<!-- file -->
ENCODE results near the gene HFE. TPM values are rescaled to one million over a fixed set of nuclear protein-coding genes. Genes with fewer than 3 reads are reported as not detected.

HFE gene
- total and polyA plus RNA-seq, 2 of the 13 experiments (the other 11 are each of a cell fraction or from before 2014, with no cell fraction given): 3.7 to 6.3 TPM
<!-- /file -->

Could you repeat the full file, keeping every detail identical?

ENCODE results near the gene HFE. TPM values are rescaled to one million over a fixed set of nuclear protein-coding genes. Genes with fewer than 3 reads are reported as not detected.

HFE gene
- total and polyA plus RNA-seq, 2 of the 13 experiments (the other 11 are each of a cell fraction or from before 2014, with no cell fraction given): 3.7 to 6.3 TPM